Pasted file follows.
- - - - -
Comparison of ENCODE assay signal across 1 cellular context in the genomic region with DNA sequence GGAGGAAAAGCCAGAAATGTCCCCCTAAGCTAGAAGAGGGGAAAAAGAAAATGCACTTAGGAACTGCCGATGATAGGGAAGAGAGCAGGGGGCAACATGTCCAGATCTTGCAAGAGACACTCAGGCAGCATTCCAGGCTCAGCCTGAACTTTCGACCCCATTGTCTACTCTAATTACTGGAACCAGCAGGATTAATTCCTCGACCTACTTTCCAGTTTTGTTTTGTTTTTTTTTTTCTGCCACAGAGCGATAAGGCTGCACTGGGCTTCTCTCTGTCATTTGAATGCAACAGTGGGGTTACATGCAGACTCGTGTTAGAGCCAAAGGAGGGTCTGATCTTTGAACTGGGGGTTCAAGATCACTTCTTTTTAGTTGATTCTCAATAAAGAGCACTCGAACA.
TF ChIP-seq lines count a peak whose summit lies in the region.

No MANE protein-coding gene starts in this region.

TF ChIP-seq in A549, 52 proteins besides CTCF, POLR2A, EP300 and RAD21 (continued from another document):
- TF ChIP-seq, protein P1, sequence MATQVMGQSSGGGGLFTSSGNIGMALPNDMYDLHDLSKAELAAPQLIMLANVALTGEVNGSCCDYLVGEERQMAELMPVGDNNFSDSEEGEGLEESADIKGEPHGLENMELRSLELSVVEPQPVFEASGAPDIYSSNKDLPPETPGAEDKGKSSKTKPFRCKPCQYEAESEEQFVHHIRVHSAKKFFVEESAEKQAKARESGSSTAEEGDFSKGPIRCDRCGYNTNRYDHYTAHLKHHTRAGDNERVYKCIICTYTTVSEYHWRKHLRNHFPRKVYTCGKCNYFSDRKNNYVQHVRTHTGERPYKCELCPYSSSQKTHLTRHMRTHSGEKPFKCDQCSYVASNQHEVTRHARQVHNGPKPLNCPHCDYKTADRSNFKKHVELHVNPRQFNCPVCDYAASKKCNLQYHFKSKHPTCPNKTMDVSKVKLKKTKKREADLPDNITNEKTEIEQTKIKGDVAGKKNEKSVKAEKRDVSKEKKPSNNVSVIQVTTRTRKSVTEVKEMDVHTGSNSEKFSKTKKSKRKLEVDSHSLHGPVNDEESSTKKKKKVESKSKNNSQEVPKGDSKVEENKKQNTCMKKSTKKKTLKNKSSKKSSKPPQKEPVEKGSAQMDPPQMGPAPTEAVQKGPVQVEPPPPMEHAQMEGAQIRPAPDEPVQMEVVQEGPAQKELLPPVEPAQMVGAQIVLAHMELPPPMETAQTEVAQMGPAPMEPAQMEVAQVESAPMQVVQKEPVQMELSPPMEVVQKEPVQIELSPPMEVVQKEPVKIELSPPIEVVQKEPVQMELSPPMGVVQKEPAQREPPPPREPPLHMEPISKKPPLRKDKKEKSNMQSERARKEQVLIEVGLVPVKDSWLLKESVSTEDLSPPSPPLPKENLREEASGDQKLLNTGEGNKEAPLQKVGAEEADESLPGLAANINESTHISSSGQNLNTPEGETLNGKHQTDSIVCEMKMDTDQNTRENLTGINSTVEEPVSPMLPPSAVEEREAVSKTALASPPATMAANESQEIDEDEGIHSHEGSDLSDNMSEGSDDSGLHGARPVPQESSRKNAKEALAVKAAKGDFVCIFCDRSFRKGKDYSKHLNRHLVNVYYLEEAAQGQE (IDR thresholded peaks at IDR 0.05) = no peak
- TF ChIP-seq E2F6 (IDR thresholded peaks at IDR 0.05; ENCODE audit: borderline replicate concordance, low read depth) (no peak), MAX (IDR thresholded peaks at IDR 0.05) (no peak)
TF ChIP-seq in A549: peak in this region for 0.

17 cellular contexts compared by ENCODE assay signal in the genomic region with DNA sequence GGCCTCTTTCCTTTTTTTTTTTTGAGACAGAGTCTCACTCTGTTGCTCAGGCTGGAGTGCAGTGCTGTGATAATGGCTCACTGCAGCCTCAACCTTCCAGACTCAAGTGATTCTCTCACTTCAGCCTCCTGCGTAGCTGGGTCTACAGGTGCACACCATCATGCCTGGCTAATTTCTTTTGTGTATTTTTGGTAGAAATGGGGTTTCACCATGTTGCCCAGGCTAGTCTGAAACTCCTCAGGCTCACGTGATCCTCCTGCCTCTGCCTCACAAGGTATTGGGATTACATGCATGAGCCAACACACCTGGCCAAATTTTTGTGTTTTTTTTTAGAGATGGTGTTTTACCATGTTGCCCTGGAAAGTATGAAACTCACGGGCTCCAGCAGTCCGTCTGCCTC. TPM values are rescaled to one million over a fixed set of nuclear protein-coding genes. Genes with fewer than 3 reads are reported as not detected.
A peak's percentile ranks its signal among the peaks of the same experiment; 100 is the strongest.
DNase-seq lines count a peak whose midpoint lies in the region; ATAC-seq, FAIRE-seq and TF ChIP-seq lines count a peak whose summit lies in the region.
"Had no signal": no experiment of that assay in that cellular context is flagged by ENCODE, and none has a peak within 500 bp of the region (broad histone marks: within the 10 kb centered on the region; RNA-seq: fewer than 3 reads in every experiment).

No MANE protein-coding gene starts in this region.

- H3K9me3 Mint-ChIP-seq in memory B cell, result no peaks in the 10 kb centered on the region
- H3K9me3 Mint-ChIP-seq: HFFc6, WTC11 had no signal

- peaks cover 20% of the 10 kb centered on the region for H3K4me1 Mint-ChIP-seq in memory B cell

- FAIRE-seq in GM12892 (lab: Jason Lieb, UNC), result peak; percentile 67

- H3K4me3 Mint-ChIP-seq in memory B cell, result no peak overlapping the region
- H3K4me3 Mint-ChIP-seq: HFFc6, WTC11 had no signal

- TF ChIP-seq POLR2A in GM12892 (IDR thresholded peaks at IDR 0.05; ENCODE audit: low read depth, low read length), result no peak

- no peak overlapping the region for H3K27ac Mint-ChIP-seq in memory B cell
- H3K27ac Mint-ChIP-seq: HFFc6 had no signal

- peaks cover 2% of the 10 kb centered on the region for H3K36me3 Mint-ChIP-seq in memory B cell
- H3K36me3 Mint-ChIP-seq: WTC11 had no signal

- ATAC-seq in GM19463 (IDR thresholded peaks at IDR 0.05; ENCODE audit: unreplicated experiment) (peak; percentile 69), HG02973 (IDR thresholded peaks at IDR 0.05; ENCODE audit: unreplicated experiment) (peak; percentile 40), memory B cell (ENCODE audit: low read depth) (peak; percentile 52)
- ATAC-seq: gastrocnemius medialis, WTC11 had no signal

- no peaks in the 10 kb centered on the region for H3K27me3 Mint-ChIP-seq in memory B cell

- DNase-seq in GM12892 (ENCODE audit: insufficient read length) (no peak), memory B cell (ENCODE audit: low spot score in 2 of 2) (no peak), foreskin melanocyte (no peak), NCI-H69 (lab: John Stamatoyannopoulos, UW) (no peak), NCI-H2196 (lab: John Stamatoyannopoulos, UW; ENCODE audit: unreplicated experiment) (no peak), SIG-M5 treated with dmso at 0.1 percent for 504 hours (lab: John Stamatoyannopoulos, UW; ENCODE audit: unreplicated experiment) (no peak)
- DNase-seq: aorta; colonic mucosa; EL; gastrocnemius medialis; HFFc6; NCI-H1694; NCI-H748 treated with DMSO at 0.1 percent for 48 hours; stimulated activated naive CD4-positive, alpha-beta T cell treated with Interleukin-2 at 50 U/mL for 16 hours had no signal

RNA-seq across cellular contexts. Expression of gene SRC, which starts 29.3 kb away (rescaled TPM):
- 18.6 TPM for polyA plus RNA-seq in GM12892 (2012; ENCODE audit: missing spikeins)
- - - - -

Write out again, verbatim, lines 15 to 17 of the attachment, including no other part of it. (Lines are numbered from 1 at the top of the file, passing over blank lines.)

- peaks cover 20% of the 10 kb centered on the region for H3K4me1 Mint-ChIP-seq in memory B cell

- FAIRE-seq in GM12892 (lab: Jason Lieb, UNC), result peak; percentile 67

- H3K4me3 Mint-ChIP-seq in memory B cell, result no peak overlapping the region